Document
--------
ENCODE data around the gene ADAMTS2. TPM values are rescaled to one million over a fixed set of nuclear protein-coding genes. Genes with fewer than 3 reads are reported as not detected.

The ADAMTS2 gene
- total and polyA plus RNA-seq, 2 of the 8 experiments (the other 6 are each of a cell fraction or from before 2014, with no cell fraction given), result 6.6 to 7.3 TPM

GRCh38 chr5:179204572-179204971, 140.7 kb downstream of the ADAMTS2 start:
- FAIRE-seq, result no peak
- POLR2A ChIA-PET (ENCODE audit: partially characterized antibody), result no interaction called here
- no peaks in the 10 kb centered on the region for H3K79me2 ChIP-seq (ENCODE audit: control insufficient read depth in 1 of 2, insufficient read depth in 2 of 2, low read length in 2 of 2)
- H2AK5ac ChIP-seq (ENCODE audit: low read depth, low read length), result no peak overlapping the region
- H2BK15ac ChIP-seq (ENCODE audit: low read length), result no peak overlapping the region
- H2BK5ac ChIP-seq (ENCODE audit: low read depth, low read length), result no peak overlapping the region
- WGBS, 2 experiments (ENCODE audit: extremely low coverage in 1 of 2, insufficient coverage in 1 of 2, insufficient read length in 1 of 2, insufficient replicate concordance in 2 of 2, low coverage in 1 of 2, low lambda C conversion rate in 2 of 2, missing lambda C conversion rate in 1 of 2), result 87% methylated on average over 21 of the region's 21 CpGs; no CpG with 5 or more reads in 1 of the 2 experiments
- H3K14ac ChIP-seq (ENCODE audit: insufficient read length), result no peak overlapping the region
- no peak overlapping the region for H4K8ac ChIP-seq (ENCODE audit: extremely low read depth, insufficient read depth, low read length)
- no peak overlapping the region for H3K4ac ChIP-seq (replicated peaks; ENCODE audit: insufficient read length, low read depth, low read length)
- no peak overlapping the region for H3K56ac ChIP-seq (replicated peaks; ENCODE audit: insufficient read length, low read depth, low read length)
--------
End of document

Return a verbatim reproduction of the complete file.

ENCODE data around the gene ADAMTS2. TPM values are rescaled to one million over a fixed set of nuclear protein-coding genes. Genes with fewer than 3 reads are reported as not detected.

The ADAMTS2 gene
- total and polyA plus RNA-seq, 2 of the 8 experiments (the other 6 are each of a cell fraction or from before 2014, with no cell fraction given), result 6.6 to 7.3 TPM

GRCh38 chr5:179204572-179204971, 140.7 kb downstream of the ADAMTS2 start:
- FAIRE-seq, result no peak
- POLR2A ChIA-PET (ENCODE audit: partially characterized antibody), result no interaction called here
- no peaks in the 10 kb centered on the region for H3K79me2 ChIP-seq (ENCODE audit: control insufficient read depth in 1 of 2, insufficient read depth in 2 of 2, low read length in 2 of 2)
- H2AK5ac ChIP-seq (ENCODE audit: low read depth, low read length), result no peak overlapping the region
- H2BK15ac ChIP-seq (ENCODE audit: low read length), result no peak overlapping the region
- H2BK5ac ChIP-seq (ENCODE audit: low read depth, low read length), result no peak overlapping the region
- WGBS, 2 experiments (ENCODE audit: extremely low coverage in 1 of 2, insufficient coverage in 1 of 2, insufficient read length in 1 of 2, insufficient replicate concordance in 2 of 2, low coverage in 1 of 2, low lambda C conversion rate in 2 of 2, missing lambda C conversion rate in 1 of 2), result 87% methylated on average over 21 of the region's 21 CpGs; no CpG with 5 or more reads in 1 of the 2 experiments
- H3K14ac ChIP-seq (ENCODE audit: insufficient read length), result no peak overlapping the region
- no peak overlapping the region for H4K8ac ChIP-seq (ENCODE audit: extremely low read depth, insufficient read depth, low read length)
- no peak overlapping the region for H3K4ac ChIP-seq (replicated peaks; ENCODE audit: insufficient read length, low read depth, low read length)
- no peak overlapping the region for H3K56ac ChIP-seq (replicated peaks; ENCODE audit: insufficient read length, low read depth, low read length)